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Friendly foxes? What domesticating this ‘incorrigibly wild’ animal tells us about domestication of dogs

| | April 5, 2017

Cultures across the globe consider foxes to be incorrigibly wild. In both ancient fables and big-budget movies, these fluffy mammals are depicted as being clever, intelligent and untamable. Untamable, that is, until an unparalleled biology experiment started in Siberia almost 60 years ago.

As director of the newly-minted Institute of Cytology and Genetics, [Dmitry] Belyaev was curious as to how dogs first became domesticated. He decided that to fully understand the process, he must attempt to replicate the early days of domestication. He picked foxes…

To prove the foxes’ friendly demeanor was the result of genetic selection, Belyaev’s team began to breed foxes that showed opposite traits of the tame pups…This result showed certain aspects of the fox’s behavior could be tied to genetics and spotted during breeding.

University of Illinois biologist Anna Kukekova has been studying these domesticated foxes since the late 1990s. Her lab digs into the genes behind the desirable traits in the animals.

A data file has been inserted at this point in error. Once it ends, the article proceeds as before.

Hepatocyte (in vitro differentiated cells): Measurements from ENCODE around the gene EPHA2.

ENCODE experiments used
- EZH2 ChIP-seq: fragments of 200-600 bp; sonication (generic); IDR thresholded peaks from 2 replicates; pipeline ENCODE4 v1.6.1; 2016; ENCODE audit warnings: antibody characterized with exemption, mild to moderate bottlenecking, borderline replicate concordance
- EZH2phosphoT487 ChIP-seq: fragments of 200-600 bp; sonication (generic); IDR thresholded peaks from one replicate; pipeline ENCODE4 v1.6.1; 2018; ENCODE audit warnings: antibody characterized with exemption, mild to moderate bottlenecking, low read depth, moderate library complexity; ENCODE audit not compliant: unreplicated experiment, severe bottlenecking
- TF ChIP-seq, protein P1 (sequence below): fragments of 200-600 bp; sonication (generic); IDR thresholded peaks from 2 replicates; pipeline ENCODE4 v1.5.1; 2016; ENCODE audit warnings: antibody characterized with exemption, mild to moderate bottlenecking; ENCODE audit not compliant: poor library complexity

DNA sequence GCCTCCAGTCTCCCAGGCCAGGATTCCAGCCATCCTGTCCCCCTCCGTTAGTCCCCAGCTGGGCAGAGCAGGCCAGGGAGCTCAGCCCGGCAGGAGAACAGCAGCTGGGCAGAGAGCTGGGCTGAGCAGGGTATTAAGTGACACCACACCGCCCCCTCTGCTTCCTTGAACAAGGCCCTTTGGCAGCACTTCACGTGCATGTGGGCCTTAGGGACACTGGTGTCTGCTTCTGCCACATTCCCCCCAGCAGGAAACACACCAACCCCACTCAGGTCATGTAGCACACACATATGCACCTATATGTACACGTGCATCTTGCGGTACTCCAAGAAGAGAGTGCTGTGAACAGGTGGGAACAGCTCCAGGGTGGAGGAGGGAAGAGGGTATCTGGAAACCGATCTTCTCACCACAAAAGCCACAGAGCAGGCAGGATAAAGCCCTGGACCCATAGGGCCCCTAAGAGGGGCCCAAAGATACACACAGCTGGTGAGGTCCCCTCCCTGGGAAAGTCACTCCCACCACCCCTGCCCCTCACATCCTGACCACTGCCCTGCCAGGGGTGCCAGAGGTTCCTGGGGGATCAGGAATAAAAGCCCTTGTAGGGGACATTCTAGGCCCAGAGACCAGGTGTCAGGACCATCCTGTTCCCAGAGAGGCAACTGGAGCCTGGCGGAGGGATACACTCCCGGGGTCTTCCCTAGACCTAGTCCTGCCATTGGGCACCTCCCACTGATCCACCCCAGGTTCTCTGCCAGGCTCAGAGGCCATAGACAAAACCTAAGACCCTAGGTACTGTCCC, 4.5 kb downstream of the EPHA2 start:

One of the lab’s most interesting findings is that the friendly foxes exhibit physical traits not seen in the wild, such as spots in their fur and curled tails. Their ears show weird traits, too.

Want a domesticated fox of your own? Remember these rules. First, bringing one into the United States costs almost $9,000…And of course, while domesticated foxes are friendlier than those in the wild, they can still be unpredictable.

The GLP aggregated and excerpted this blog/article to reflect the diversity of news, opinion, and analysis. Read full, original post: Why domesticated foxes are genetically fascinating (and terrible pets)

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The GLP aggregated and excerpted this article to reflect the diversity of news, opinion, and analysis. Click the link above to read the full, original article.
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